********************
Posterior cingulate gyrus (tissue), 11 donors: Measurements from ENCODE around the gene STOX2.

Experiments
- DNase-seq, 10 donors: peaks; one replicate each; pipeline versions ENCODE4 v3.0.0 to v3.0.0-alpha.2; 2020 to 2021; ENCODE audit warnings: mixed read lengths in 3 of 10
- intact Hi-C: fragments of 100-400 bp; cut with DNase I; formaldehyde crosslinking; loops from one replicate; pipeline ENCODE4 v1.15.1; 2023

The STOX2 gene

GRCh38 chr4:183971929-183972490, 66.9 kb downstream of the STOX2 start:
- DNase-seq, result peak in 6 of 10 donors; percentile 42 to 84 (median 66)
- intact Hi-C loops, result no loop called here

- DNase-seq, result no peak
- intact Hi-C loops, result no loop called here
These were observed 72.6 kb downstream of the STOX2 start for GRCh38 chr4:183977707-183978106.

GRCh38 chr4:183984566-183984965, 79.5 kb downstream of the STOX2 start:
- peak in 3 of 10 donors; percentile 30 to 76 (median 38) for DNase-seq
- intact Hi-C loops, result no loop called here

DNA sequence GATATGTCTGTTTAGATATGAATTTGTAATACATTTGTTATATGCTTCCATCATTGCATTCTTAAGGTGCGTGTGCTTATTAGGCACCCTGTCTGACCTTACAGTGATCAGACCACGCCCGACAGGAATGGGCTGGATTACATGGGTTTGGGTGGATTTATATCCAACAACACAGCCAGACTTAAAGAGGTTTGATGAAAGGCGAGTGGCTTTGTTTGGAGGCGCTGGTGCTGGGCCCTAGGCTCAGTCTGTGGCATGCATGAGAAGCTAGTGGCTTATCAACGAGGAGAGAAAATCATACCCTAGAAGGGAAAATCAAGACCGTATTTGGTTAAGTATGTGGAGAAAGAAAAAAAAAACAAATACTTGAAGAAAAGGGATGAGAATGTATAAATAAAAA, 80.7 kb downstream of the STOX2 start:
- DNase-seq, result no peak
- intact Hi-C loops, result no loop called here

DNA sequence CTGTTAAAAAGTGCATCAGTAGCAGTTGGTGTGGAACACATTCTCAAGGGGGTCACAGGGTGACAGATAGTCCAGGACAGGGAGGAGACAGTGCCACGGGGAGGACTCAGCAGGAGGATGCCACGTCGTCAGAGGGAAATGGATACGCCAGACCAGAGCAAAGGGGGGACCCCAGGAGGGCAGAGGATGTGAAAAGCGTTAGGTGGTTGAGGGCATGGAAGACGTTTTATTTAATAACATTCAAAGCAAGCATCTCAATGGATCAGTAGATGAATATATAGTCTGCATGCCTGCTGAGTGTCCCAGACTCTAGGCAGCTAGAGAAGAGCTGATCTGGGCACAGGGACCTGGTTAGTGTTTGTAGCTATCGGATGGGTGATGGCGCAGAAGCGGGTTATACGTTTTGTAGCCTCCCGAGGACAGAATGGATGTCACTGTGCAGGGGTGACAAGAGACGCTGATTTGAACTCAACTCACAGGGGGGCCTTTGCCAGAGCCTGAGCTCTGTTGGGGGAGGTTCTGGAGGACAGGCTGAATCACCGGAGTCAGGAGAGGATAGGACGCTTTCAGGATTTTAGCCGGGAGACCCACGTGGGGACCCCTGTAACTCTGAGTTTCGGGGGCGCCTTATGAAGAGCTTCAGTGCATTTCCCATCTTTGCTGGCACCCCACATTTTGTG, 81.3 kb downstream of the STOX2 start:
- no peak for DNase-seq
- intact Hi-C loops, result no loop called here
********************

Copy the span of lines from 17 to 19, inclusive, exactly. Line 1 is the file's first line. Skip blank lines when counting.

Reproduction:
- intact Hi-C loops, result no loop called here

DNA sequence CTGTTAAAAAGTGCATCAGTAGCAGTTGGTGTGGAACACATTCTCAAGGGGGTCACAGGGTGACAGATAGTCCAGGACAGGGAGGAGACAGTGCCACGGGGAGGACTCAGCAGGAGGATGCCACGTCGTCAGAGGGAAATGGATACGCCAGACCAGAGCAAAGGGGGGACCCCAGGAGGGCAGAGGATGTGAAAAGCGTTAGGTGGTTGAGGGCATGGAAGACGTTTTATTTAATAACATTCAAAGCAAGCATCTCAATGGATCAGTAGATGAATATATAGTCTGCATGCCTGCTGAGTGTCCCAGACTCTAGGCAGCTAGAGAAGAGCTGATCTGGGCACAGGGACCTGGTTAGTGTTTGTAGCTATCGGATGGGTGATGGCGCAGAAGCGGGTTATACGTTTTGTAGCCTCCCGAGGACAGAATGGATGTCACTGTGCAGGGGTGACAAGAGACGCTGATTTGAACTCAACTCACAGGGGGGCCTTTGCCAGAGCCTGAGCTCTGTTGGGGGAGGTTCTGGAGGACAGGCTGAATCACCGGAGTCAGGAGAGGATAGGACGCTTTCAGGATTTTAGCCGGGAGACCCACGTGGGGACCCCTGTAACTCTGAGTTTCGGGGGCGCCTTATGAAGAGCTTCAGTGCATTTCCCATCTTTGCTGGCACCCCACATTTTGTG, 81.3 kb downstream of the STOX2 start:
- no peak for DNase-seq